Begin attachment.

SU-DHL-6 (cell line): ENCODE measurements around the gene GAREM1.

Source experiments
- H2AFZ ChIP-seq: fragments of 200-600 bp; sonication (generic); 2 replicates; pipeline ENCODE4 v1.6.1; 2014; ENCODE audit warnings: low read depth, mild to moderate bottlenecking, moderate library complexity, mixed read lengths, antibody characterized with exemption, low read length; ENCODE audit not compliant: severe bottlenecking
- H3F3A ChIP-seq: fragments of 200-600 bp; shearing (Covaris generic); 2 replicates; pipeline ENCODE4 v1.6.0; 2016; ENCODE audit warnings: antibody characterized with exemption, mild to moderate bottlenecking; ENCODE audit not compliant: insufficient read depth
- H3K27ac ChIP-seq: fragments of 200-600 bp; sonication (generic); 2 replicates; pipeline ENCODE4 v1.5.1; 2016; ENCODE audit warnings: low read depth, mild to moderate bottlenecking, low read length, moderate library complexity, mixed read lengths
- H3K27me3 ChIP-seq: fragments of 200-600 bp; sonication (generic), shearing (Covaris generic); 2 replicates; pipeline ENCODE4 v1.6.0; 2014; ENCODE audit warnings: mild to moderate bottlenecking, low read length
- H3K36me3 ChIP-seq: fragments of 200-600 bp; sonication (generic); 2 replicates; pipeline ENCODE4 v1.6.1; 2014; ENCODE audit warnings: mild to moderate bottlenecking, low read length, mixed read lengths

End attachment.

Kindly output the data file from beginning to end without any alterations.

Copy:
SU-DHL-6 (cell line): ENCODE measurements around the gene GAREM1.

Source experiments
- H2AFZ ChIP-seq: fragments of 200-600 bp; sonication (generic); 2 replicates; pipeline ENCODE4 v1.6.1; 2014; ENCODE audit warnings: low read depth, mild to moderate bottlenecking, moderate library complexity, mixed read lengths, antibody characterized with exemption, low read length; ENCODE audit not compliant: severe bottlenecking
- H3F3A ChIP-seq: fragments of 200-600 bp; shearing (Covaris generic); 2 replicates; pipeline ENCODE4 v1.6.0; 2016; ENCODE audit warnings: antibody characterized with exemption, mild to moderate bottlenecking; ENCODE audit not compliant: insufficient read depth
- H3K27ac ChIP-seq: fragments of 200-600 bp; sonication (generic); 2 replicates; pipeline ENCODE4 v1.5.1; 2016; ENCODE audit warnings: low read depth, mild to moderate bottlenecking, low read length, moderate library complexity, mixed read lengths
- H3K27me3 ChIP-seq: fragments of 200-600 bp; sonication (generic), shearing (Covaris generic); 2 replicates; pipeline ENCODE4 v1.6.0; 2014; ENCODE audit warnings: mild to moderate bottlenecking, low read length
- H3K36me3 ChIP-seq: fragments of 200-600 bp; sonication (generic); 2 replicates; pipeline ENCODE4 v1.6.1; 2014; ENCODE audit warnings: mild to moderate bottlenecking, low read length, mixed read lengths